Then you have what I call the runaway hits that, god, I wish that I had done. Everyone knows Vicks. They have been around for a long time, their throat lozenges, it is the great cure-all.

You know when you have a brand that is at the pinnacle of its category, that you think of that name in the top 1 or 2 or 3, you can license it out because people immediately get it. What they did, which was so smart, a woman named Nancy Bailey, who back then had a company called Baily and Associates, went ahead and licensed the name to create a vaporizer. Not only was it a vaporizer, which was of course clever, it was a vaporizer in the shape of a triangle to mimic the Vicks actual brand. And that thing has been going on, and going on, and going on, like that weird bunny, and going on and continues to sell. It is really quite amazing. Really, really quite amazing.

Look at Google Glass as an example. I mean they thought it would be really great to go into that eyewear. I mean that didn’t really work. Life Savers actually went into juice cans, thinking that Life Saver-flavored candies, sort of makes sense and they went into juice, like flavored seltzer water, and it just didn’t work. Life Savers has been a brand for a long time. It is a fantastic company but that just didn’t work, the whole Life Savers candy/Life Savers drink.

Nikki Van Noy: Well, I think the other interesting thing along with that is I mean Life Savers is still Life Savers so it doesn’t seem like they damaged themselves by making that change either.

Jeff Lotman: No, exactly. It is not like people are going to go, “Oh my god, I am never going to buy Life Savers again because I didn’t like buying the Life Savers soda.” It doesn’t really matter. In most cases, the only time you really can damage your brand is if you produce a product of quality that is subpar.

If you make a mistake and, for example, if you were to produce like we did, these power washers for Ford to wash your car. Which of course makes sense when you start thinking about it. As a matter of fact, we worked in this whole category, as we talked about, looking at it strategically, and what makes sense, is what we call the man cave strategy, which at the time didn’t even exist. It is people that like to work in their garage, and really work on their car. If you think about Mustang, Mustang is like the epitome of a lifestyle brand. It is not a car brand, it is truly a lifestyle brand.

It is who you are, it defines who you are, and those people love to work on their car. So, if you think about working on the car, again, certain categories made sense that they had never done before. Things like storage and flooring and wall art, and then of course you get into hand tools, and then of course once you got the hand tools to work, power tools can work. Once you get power tools to work, you could do generators and power washers.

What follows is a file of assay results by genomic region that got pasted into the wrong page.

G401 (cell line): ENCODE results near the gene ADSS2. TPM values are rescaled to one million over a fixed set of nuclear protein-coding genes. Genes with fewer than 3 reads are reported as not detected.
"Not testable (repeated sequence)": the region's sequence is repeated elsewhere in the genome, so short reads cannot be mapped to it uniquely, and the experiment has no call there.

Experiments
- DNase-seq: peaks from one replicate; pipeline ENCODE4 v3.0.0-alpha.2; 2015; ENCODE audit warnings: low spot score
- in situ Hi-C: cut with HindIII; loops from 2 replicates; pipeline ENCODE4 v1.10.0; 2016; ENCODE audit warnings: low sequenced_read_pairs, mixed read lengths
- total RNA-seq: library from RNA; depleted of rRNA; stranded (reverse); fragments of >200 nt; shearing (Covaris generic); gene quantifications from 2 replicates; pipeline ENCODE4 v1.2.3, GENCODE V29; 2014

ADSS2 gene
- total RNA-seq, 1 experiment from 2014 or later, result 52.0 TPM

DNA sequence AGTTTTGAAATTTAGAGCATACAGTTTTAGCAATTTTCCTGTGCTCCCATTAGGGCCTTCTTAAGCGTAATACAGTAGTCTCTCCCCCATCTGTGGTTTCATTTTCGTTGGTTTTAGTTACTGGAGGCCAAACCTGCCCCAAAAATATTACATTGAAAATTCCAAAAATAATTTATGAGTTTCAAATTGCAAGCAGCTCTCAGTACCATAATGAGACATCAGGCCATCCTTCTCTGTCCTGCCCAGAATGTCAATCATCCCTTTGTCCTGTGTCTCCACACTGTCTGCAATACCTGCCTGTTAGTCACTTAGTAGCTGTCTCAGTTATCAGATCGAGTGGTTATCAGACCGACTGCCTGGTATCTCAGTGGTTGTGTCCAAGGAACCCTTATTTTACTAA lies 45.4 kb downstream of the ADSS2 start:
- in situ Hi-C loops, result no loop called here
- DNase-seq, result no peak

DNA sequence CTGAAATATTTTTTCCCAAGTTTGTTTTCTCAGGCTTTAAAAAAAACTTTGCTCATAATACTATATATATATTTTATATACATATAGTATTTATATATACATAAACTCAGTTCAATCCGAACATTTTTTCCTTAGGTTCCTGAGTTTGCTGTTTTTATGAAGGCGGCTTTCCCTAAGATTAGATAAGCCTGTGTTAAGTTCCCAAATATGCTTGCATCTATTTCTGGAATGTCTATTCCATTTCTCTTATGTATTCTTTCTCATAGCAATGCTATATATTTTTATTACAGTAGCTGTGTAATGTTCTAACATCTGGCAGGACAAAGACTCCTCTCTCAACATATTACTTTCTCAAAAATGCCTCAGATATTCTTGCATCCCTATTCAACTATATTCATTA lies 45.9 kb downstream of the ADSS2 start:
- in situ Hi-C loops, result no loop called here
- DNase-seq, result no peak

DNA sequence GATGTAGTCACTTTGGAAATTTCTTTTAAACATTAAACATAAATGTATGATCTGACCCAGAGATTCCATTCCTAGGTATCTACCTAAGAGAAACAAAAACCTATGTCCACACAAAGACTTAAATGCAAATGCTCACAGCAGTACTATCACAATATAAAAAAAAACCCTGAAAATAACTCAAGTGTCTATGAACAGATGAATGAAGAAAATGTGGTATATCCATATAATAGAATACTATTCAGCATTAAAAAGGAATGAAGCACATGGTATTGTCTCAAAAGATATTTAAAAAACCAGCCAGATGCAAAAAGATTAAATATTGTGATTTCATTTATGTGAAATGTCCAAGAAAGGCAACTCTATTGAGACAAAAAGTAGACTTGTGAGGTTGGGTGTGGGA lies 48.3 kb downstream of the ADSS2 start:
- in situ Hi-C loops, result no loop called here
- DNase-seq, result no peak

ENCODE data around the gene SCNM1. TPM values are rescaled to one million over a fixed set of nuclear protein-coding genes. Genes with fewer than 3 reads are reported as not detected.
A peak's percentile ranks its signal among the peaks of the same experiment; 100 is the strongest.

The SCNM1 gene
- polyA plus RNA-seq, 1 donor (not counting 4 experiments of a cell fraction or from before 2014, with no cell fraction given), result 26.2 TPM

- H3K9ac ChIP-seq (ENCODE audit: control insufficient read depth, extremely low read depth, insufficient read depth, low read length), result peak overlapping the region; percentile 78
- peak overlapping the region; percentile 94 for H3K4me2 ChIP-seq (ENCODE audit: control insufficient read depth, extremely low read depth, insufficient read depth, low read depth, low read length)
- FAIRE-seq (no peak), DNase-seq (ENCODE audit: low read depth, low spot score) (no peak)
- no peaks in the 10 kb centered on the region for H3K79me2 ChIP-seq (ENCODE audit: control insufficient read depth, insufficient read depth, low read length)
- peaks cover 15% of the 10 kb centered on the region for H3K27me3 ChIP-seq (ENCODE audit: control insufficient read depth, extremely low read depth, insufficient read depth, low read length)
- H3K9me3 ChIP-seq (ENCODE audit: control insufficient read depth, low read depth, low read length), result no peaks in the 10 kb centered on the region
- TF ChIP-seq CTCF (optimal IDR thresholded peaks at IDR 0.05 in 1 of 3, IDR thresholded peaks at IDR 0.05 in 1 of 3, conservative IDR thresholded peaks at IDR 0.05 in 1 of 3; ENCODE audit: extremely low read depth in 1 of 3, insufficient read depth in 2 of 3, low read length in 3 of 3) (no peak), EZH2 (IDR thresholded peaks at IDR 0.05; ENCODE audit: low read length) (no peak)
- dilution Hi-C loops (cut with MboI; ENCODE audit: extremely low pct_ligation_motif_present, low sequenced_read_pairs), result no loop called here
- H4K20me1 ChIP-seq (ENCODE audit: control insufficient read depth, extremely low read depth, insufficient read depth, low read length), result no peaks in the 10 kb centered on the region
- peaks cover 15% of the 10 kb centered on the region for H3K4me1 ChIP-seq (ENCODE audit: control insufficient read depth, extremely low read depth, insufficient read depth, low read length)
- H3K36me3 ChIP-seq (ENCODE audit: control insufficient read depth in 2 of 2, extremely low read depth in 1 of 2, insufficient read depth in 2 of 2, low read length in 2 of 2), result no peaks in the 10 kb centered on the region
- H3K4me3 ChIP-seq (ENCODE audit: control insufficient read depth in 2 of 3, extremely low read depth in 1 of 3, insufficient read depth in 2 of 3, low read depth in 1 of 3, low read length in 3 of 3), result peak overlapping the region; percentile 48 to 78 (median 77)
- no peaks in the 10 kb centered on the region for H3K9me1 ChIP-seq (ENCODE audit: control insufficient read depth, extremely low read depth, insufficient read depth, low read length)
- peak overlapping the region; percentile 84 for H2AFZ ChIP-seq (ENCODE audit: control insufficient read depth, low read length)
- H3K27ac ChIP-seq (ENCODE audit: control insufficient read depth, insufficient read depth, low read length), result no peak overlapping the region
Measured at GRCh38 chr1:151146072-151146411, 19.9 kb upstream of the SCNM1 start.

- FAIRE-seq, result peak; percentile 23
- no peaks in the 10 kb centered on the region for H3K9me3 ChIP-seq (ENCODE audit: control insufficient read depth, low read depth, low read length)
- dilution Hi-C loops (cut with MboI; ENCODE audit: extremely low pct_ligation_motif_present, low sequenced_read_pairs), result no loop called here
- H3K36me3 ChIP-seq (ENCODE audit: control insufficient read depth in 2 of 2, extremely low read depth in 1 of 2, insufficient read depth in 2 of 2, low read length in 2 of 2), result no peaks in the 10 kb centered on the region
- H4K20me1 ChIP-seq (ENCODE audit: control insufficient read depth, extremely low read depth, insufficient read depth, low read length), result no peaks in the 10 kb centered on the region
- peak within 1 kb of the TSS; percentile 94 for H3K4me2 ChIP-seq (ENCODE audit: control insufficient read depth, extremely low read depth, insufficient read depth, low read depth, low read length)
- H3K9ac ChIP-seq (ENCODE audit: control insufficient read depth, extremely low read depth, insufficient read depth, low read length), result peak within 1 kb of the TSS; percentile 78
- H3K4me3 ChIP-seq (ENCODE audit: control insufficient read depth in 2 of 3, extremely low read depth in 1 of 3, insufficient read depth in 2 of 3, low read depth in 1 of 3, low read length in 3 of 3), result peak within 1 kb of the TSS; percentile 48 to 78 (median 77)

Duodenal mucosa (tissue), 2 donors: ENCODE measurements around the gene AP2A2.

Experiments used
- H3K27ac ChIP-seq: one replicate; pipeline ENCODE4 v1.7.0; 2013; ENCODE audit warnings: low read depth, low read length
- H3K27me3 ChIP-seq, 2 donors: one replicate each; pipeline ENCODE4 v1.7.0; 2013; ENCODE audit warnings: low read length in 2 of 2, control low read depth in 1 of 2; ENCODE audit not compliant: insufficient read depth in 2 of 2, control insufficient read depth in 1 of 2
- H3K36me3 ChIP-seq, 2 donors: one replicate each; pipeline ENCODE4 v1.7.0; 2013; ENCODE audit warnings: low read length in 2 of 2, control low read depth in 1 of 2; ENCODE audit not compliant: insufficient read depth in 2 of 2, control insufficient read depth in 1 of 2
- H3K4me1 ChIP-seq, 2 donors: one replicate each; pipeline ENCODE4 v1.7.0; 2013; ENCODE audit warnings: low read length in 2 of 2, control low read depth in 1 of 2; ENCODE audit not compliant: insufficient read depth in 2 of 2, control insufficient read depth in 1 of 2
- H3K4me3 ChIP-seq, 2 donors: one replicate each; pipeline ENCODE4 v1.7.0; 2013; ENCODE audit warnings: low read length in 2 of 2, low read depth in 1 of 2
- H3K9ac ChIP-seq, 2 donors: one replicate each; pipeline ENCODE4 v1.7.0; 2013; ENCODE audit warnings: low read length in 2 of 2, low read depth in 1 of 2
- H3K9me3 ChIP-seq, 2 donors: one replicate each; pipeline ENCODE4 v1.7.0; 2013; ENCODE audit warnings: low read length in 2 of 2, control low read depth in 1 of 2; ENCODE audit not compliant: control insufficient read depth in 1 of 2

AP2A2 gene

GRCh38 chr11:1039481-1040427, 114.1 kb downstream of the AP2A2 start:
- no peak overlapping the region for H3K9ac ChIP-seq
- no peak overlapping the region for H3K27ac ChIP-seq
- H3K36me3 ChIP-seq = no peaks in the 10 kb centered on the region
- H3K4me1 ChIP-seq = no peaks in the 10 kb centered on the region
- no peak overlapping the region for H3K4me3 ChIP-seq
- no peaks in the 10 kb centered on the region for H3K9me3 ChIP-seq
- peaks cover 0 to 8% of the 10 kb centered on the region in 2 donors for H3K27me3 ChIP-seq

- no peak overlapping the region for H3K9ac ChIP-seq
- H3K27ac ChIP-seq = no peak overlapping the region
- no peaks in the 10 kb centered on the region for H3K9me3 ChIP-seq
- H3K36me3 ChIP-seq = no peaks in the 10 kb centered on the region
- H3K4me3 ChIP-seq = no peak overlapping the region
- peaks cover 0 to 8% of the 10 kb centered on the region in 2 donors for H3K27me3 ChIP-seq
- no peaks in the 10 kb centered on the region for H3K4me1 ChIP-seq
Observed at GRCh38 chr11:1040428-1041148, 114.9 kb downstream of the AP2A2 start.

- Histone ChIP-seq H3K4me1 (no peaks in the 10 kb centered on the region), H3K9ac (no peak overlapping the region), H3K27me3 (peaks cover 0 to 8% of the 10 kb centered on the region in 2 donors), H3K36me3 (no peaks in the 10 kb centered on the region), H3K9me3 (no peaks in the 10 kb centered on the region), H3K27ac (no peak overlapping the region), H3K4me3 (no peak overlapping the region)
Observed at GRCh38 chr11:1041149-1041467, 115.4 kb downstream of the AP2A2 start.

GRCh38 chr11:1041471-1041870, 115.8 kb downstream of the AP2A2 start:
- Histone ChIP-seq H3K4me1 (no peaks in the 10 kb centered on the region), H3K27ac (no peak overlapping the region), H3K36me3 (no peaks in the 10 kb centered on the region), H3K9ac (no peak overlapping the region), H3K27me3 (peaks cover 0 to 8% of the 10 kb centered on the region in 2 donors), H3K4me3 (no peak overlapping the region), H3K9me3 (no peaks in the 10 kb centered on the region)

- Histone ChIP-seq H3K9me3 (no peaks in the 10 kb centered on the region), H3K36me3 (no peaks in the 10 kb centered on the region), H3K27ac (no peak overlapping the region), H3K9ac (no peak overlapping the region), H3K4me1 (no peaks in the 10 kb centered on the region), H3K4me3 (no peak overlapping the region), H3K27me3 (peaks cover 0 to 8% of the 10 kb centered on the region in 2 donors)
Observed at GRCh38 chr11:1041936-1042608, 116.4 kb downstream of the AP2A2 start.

That is really another example of the concentric circles. But the reason I bring up the power washer specifically is the amount of testing that we made that company go through because let’s face it, if that power washer ceased to work that is going to truly reflect on the brand. People are going to think to themselves, “Oh my god Ford is not making a great product. Why would I then feel good about their car?” So, it is really important that when certain products are made, you have to make sure that testing is done. You have to make sure that safety is done. You have to make sure you are working with manufacturers that have been around for a long time.

The last thing you want is to give someone your brand who doesn’t have the experience or is basically trying to build his company on your brand. That is not necessarily a good thing, and that is where a lot of mistakes are going to happen.

Nikki Van Noy: It is sort of iconic at this point, I would go so far as to say.

Jeff Lotman: 100% and you see it everywhere. Then of course there are other things that they have then built around it, where there are these liquids that you can put inside of the vaporizer, and there’s all these other products that are basically all built around it. Of course, other people are now selling other branded vaporizers because of it, but it is so great because certain really well-done licensing products can last a long time.

It really is something. For example, we represented Duraflame for a long time, and they clearly have done a really great job. They own that category of the wood log that you can burn in your fireplace. They were really looking for some other product categories, and we went at it and we found a company that wanted to create electric heaters with the Duraflame name.

The cool thing was you have a manufacturer that was making electric heaters for a long time under the Kirkland brand, which of course is Costco. They were no-name, so basically what that meant was that if someone came in and said, “I going to sell you the same heater, Mr. Costco, at $2 less,” believe me, the odds are high, they are throwing out the guy selling the heater for $2 more. So, they really wanted to look at getting a brand, because by having a brand and once you build awareness, it protects you from a manufacturing standpoint. They then put the Duraflame name on it.

At the time they were doing, call it 20, $30 million in sales themselves. They then built the company to close to $80 million in sales. It was an incredible success, and a great success for Duraflame and they sell still an awful lot of these heaters. But that is an example of a really perfect, really great connective product that has really been going well. I bet they are going to be going for a long time.

Inroads for Growing Brands

Nikki Van Noy: Now let me ask you, we are talking about these really huge iconic brands here for the most part. Are there any inroads for more mid-level or growing brands to break in with licensing like this?